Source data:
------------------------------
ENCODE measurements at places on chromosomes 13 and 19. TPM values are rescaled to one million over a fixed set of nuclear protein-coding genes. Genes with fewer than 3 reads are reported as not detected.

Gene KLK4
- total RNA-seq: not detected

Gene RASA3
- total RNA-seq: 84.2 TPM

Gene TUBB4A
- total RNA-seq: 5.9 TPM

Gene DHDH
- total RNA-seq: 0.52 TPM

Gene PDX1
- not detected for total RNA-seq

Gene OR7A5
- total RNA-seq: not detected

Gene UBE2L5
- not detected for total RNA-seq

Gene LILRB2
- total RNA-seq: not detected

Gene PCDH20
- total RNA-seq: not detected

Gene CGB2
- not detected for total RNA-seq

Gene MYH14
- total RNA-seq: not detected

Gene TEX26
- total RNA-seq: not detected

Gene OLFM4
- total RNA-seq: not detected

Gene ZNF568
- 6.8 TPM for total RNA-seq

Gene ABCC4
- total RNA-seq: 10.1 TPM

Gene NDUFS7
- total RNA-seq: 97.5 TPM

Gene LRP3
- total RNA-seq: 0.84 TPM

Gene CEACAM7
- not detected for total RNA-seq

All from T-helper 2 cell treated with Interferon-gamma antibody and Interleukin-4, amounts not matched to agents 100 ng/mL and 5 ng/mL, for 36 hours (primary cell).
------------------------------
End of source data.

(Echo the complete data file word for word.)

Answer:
ENCODE measurements at places on chromosomes 13 and 19. TPM values are rescaled to one million over a fixed set of nuclear protein-coding genes. Genes with fewer than 3 reads are reported as not detected.

Gene KLK4
- total RNA-seq: not detected

Gene RASA3
- total RNA-seq: 84.2 TPM

Gene TUBB4A
- total RNA-seq: 5.9 TPM

Gene DHDH
- total RNA-seq: 0.52 TPM

Gene PDX1
- not detected for total RNA-seq

Gene OR7A5
- total RNA-seq: not detected

Gene UBE2L5
- not detected for total RNA-seq

Gene LILRB2
- total RNA-seq: not detected

Gene PCDH20
- total RNA-seq: not detected

Gene CGB2
- not detected for total RNA-seq

Gene MYH14
- total RNA-seq: not detected

Gene TEX26
- total RNA-seq: not detected

Gene OLFM4
- total RNA-seq: not detected

Gene ZNF568
- 6.8 TPM for total RNA-seq

Gene ABCC4
- total RNA-seq: 10.1 TPM

Gene NDUFS7
- total RNA-seq: 97.5 TPM

Gene LRP3
- total RNA-seq: 0.84 TPM

Gene CEACAM7
- not detected for total RNA-seq

All from T-helper 2 cell treated with Interferon-gamma antibody and Interleukin-4, amounts not matched to agents 100 ng/mL and 5 ng/mL, for 36 hours (primary cell).